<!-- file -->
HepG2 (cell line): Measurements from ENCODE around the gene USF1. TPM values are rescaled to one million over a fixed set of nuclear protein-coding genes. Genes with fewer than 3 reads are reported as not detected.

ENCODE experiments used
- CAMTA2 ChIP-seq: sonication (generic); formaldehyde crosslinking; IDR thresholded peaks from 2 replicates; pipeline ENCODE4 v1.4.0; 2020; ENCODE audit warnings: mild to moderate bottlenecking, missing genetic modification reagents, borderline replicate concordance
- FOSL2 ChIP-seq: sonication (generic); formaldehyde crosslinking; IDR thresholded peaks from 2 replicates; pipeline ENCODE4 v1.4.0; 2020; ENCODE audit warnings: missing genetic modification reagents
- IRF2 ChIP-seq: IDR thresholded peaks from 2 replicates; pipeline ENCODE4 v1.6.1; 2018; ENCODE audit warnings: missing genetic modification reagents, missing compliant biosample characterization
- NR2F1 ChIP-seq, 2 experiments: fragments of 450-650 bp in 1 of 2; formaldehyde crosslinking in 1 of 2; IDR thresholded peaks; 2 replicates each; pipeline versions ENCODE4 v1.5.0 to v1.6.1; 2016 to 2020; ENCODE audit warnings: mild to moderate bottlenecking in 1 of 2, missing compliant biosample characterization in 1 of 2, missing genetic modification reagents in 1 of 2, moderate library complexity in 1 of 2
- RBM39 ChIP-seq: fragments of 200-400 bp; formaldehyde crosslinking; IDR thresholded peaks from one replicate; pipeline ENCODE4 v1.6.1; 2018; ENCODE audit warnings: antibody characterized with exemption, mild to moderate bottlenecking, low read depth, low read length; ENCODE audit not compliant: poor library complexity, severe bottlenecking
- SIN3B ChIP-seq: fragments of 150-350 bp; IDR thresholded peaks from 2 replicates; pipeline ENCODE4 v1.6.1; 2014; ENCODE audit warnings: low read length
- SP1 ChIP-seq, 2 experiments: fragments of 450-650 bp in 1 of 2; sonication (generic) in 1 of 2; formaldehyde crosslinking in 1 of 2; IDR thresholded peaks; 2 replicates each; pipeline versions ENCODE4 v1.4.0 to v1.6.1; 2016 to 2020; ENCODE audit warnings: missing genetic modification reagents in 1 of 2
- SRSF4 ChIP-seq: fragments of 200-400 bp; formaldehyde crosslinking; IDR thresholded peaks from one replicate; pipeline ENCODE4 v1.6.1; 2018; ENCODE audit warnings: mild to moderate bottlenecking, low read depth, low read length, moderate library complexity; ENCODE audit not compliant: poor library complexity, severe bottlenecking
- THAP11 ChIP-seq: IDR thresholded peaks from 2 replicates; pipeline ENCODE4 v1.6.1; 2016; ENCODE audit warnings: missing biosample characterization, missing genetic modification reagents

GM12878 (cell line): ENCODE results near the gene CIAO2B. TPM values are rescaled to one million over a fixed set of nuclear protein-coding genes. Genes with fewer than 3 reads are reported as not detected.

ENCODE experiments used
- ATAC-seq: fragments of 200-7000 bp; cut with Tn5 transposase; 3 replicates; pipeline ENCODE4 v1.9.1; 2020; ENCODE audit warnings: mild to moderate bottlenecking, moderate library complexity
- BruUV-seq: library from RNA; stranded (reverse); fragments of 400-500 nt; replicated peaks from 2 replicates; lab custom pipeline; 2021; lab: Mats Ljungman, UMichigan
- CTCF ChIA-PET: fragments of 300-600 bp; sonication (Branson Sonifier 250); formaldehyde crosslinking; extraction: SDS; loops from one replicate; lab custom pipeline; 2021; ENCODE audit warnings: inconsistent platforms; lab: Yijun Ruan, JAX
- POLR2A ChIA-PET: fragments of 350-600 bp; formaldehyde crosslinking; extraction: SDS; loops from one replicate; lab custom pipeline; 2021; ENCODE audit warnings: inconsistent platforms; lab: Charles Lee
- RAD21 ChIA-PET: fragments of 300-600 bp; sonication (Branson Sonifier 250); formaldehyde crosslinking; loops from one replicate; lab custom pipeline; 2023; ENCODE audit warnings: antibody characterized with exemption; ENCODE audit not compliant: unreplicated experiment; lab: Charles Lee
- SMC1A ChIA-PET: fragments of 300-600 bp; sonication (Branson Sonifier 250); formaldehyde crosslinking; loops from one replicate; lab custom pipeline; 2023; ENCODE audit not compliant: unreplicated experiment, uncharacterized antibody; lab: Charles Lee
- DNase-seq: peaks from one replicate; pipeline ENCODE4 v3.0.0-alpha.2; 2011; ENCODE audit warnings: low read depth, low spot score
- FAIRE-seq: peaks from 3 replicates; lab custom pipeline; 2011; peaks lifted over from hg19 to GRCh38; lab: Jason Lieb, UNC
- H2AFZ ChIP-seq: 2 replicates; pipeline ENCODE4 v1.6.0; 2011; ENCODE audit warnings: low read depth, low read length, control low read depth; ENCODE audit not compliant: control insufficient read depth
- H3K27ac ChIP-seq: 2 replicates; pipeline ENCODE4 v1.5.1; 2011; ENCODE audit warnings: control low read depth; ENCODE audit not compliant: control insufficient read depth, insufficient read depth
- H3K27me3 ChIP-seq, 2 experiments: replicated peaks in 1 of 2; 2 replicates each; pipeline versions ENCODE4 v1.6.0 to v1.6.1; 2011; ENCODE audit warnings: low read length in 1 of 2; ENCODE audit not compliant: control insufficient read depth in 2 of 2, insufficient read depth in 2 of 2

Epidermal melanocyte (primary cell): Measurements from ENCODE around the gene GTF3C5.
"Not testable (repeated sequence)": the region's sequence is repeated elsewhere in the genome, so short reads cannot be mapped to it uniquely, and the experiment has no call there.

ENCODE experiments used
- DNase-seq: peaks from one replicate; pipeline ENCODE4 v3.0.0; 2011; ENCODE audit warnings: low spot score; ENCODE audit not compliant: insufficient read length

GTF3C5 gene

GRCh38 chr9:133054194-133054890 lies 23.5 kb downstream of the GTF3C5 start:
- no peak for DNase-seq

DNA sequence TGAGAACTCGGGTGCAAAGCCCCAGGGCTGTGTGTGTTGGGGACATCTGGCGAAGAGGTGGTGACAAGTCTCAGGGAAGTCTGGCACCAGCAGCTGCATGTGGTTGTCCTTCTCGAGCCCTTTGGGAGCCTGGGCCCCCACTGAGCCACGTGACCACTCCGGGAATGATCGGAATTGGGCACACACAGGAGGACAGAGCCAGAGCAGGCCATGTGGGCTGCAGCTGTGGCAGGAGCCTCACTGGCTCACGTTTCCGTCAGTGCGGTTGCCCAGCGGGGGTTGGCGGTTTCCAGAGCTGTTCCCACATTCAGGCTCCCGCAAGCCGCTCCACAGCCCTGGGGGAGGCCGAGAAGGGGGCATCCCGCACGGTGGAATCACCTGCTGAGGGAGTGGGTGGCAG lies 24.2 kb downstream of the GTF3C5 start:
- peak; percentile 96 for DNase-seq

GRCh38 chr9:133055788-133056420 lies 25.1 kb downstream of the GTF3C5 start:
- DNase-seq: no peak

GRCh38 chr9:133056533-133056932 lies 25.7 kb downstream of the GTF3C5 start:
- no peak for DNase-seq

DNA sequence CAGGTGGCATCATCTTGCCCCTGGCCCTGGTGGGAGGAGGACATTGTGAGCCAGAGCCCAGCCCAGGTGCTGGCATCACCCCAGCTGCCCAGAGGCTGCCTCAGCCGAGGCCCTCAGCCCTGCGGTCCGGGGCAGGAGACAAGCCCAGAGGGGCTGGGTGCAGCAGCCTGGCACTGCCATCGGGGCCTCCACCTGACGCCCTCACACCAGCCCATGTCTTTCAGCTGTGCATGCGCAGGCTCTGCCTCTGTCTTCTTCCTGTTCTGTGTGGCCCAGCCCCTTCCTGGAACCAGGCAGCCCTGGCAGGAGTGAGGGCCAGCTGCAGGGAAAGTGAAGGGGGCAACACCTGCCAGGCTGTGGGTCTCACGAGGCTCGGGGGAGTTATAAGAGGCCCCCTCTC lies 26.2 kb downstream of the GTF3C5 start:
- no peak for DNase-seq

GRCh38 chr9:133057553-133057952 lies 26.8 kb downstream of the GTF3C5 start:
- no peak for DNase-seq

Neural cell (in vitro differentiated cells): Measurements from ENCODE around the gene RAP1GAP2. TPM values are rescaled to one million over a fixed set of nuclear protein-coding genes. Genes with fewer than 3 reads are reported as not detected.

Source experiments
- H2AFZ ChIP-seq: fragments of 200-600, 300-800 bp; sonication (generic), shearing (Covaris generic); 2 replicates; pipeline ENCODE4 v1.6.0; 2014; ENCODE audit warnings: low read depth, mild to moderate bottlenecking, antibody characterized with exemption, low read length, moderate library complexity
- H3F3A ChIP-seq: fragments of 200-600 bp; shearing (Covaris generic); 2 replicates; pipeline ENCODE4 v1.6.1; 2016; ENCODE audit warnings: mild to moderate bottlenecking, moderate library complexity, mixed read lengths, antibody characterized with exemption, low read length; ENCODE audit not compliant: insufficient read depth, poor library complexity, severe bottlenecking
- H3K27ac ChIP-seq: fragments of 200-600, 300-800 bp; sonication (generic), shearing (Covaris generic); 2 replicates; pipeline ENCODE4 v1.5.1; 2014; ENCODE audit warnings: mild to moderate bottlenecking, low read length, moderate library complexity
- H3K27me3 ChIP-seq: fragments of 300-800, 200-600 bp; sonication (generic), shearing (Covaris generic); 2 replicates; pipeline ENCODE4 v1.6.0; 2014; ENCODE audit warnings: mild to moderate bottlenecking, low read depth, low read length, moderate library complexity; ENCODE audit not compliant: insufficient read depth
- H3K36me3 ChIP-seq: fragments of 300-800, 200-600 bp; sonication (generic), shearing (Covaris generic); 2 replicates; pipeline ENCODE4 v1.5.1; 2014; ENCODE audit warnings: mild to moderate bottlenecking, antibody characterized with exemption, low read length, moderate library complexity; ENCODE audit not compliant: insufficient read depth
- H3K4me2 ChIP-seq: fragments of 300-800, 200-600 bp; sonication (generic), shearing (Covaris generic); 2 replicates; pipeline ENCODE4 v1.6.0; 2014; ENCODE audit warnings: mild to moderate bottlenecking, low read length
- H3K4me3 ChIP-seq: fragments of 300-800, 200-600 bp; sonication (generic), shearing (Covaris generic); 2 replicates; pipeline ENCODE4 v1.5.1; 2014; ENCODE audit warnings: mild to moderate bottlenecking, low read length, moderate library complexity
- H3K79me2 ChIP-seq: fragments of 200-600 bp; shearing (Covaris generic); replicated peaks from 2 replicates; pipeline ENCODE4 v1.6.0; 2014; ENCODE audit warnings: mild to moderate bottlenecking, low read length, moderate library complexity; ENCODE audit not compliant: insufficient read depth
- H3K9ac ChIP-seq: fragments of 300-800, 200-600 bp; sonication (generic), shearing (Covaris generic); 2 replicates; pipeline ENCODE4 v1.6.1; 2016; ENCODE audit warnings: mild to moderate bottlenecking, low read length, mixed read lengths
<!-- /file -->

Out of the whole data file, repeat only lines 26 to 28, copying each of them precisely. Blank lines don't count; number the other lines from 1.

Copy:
"Not testable (repeated sequence)": the region's sequence is repeated elsewhere in the genome, so short reads cannot be mapped to it uniquely, and the experiment has no call there.

ENCODE experiments used
- DNase-seq: peaks from one replicate; pipeline ENCODE4 v3.0.0; 2011; ENCODE audit warnings: low spot score; ENCODE audit not compliant: insufficient read length